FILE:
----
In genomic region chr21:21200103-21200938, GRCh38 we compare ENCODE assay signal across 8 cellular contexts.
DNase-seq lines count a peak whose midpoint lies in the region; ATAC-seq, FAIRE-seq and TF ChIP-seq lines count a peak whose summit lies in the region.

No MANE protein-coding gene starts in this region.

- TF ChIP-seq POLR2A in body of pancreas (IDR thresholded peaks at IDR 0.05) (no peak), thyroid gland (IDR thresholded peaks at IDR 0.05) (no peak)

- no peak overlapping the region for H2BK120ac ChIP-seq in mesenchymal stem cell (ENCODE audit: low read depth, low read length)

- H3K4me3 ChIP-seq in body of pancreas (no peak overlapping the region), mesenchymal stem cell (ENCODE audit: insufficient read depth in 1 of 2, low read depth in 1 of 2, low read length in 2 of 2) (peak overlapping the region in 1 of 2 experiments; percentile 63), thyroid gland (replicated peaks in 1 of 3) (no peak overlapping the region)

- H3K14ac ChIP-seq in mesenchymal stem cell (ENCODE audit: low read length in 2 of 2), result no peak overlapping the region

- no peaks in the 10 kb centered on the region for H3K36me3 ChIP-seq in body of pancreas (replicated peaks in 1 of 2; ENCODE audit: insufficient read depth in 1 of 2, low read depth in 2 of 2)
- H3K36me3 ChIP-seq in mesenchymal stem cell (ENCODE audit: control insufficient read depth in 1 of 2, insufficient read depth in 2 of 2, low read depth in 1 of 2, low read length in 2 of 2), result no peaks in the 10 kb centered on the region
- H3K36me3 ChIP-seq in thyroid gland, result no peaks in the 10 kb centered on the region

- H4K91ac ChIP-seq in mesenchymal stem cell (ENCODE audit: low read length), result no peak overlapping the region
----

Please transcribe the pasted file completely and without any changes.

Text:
In genomic region chr21:21200103-21200938, GRCh38 we compare ENCODE assay signal across 8 cellular contexts.
DNase-seq lines count a peak whose midpoint lies in the region; ATAC-seq, FAIRE-seq and TF ChIP-seq lines count a peak whose summit lies in the region.

No MANE protein-coding gene starts in this region.

- TF ChIP-seq POLR2A in body of pancreas (IDR thresholded peaks at IDR 0.05) (no peak), thyroid gland (IDR thresholded peaks at IDR 0.05) (no peak)

- no peak overlapping the region for H2BK120ac ChIP-seq in mesenchymal stem cell (ENCODE audit: low read depth, low read length)

- H3K4me3 ChIP-seq in body of pancreas (no peak overlapping the region), mesenchymal stem cell (ENCODE audit: insufficient read depth in 1 of 2, low read depth in 1 of 2, low read length in 2 of 2) (peak overlapping the region in 1 of 2 experiments; percentile 63), thyroid gland (replicated peaks in 1 of 3) (no peak overlapping the region)

- H3K14ac ChIP-seq in mesenchymal stem cell (ENCODE audit: low read length in 2 of 2), result no peak overlapping the region

- no peaks in the 10 kb centered on the region for H3K36me3 ChIP-seq in body of pancreas (replicated peaks in 1 of 2; ENCODE audit: insufficient read depth in 1 of 2, low read depth in 2 of 2)
- H3K36me3 ChIP-seq in mesenchymal stem cell (ENCODE audit: control insufficient read depth in 1 of 2, insufficient read depth in 2 of 2, low read depth in 1 of 2, low read length in 2 of 2), result no peaks in the 10 kb centered on the region
- H3K36me3 ChIP-seq in thyroid gland, result no peaks in the 10 kb centered on the region

- H4K91ac ChIP-seq in mesenchymal stem cell (ENCODE audit: low read length), result no peak overlapping the region